From a former climate change reporter for the New York Times comes a book to empower readers to make informed choices and improve their environmental footprint.
As we move toward a more digital society, we might imagine that using less paper or buying fewer DVDs is better for the environment. But many people underestimate the impact our new habits have on the environment of our internet-connected planet. Whether it's a microwave with WiFi, a movie streaming service, or online shopping, these technological advances have created new impacts that even the people who are well-versed in these issues have not fully considered.
In Inconspicuous Consumption, Tatiana Schlossberg reveals the complicated, confounding and often unexpected ways that we all participate in a greenhouse gas-intensive economy and society, and how some of the most consequential areas of unintended emissions and environmental impacts are part of our daily activities. Looking at the Internet, food, fashion, and fuel, Schlossberg examines how all of us are connected: how streaming a movie in New York might create pollution in Ohio; how affordable cashmere sweaters change the Mongolian landscape; how eating a hamburger in California could affect shrimp in the Gulf of Mexico; how England's electricity came to depend on trees from the American south. By showing us how we're in this together and explaining a little more about how our everyday lives affect the environment, Schlossberg empowers people to make better-informed choices for a changing planet.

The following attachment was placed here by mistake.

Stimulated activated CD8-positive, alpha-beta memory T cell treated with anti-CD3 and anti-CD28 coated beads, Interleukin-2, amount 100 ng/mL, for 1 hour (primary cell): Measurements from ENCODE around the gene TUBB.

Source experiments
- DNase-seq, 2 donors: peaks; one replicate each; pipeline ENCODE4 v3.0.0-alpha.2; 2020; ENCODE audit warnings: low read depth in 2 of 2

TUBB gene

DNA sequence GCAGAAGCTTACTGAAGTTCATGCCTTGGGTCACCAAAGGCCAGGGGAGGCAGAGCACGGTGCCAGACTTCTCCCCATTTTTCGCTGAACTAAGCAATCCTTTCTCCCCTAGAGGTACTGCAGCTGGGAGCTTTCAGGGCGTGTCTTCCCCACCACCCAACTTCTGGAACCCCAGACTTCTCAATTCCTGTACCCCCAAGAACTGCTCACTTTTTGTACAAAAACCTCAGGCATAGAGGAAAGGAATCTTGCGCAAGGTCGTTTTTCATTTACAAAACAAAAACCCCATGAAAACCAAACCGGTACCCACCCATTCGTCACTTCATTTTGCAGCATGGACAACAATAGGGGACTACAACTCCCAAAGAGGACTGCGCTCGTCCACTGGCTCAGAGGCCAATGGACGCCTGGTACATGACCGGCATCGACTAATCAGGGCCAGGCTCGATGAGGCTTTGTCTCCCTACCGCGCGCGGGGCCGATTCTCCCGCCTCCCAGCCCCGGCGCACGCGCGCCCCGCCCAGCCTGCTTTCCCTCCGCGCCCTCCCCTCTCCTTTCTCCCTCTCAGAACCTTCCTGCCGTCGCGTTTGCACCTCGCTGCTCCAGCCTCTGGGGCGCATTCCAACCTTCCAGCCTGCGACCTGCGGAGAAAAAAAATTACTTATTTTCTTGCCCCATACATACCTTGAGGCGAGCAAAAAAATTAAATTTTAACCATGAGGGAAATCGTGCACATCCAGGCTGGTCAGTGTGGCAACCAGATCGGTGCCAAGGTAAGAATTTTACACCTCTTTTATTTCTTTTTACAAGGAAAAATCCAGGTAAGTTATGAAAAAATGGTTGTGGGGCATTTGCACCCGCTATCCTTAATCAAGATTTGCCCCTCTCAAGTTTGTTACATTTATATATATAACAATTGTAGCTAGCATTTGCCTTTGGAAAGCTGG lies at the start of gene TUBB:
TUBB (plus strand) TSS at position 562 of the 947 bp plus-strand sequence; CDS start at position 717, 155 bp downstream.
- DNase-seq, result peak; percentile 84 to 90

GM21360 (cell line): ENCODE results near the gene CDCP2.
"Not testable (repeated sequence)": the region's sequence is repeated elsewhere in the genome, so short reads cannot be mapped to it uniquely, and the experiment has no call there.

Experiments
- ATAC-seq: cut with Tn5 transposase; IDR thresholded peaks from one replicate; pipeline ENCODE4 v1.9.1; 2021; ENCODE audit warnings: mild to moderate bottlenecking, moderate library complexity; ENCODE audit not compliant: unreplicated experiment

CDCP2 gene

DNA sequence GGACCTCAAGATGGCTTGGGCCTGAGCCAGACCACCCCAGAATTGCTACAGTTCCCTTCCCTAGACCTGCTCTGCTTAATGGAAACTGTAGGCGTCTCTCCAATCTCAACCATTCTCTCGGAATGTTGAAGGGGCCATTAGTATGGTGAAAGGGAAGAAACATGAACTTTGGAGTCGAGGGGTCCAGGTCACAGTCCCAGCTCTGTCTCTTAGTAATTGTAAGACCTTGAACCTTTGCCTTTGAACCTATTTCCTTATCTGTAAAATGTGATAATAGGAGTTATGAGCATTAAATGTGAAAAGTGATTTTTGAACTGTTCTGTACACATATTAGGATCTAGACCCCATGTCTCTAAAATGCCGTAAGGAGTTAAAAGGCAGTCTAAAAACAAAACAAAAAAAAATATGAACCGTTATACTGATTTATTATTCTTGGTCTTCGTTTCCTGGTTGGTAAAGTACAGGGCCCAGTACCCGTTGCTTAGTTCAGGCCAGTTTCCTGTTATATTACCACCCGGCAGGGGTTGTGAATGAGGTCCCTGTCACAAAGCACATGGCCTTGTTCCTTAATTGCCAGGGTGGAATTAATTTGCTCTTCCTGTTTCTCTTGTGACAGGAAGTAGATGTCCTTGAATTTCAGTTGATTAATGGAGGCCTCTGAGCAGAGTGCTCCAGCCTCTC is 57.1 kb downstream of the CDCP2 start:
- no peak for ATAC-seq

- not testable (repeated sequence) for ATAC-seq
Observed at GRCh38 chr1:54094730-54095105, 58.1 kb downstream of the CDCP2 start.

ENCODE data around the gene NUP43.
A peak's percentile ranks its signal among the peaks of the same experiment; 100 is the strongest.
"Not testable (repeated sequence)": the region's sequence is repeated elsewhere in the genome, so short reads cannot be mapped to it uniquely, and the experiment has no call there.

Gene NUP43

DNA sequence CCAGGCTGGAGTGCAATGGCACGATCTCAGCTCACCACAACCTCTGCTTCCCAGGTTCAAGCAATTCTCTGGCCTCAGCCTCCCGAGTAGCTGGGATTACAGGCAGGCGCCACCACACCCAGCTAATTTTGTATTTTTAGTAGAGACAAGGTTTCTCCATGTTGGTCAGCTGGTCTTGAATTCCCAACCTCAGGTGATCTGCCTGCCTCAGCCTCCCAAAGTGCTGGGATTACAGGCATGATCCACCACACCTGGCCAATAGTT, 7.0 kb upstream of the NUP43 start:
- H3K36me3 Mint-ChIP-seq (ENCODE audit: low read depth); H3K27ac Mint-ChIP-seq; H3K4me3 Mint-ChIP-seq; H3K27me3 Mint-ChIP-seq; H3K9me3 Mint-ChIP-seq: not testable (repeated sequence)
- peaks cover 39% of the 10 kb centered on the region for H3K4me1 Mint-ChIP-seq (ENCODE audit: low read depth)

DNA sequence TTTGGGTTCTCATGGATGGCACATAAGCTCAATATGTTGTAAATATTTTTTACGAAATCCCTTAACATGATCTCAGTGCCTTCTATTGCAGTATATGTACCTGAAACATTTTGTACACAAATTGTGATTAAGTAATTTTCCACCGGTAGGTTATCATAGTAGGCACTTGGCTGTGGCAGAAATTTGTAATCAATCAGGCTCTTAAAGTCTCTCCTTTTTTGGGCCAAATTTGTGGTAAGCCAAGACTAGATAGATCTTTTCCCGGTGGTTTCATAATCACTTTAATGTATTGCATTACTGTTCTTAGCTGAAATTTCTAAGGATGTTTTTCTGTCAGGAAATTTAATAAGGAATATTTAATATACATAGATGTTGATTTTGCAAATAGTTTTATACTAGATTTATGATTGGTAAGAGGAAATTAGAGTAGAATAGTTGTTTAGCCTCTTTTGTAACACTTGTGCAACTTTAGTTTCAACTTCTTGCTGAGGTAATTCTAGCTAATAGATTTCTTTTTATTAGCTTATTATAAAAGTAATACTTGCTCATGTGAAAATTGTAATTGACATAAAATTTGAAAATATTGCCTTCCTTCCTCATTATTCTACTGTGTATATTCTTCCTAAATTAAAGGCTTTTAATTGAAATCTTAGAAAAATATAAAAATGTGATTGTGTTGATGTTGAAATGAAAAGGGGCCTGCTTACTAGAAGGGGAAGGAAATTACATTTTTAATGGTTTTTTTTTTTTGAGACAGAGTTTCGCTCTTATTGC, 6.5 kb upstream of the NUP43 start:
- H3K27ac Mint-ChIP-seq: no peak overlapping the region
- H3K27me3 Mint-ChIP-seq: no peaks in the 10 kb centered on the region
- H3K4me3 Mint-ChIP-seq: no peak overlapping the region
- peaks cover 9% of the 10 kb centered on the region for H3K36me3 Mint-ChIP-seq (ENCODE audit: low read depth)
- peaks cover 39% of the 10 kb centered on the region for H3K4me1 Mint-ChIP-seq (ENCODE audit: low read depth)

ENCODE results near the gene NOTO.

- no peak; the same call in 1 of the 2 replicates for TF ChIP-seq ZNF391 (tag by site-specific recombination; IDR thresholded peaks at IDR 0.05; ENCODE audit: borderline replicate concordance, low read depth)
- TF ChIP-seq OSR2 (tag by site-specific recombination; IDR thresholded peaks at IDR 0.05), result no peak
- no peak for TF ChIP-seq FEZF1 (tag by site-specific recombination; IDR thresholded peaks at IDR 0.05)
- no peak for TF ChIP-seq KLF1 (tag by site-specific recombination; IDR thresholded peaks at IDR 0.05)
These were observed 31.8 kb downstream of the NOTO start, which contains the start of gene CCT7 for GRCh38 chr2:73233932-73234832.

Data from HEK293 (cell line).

Tatiana Schlossberg is a former reporter covering climate change and the environment for the science section of the New York Times. She previously wrote the popular morning column New York Today and covered New York City and beyond for the Metro section.
"Inconspicuous Consumption is scary informative – in both senses – but also oddly enjoyable, filled with salty jokes and fun (or not so fun) facts [...] If you're looking for something to cling to in what often feels like a hopeless conversation, Schlossberg's darkly humorous, knowledge-is-power, eyes-wide-open approach may be just the thing."
"A compelling – and illuminating – look at how our daily habits impact the environment [...] [Schlossberg's] wry, sometimes self-deprecating humor makes the depth of research and information provided throughout the book go down easy."
"[A] straightforward, accessible look at the environmental impact of consumer habits [...] With insight and urgency, Schlossberg prods readers to think more deeply [...] [and] delivers an intriguing and educational narrative."
– Publishers Weekly
"An approachable, lighthearted tally of our more pernicious environmental impacts, rich with historical context. For all its aversion to the reductionist notion of an ecofriendly lifestyle in the twenty-first century, this book delivers on actionable data for the ecoconscious consumer and climate activist."
– Kim Cobb, professor, earth and atmospheric sciences, Georgia Institute of Technology
"Entertaining and eye-opening [...] the sharp, well written book doesn't read like an admonishment; instead it's a call to action that reminds us all of our responsibility and capability to change the world."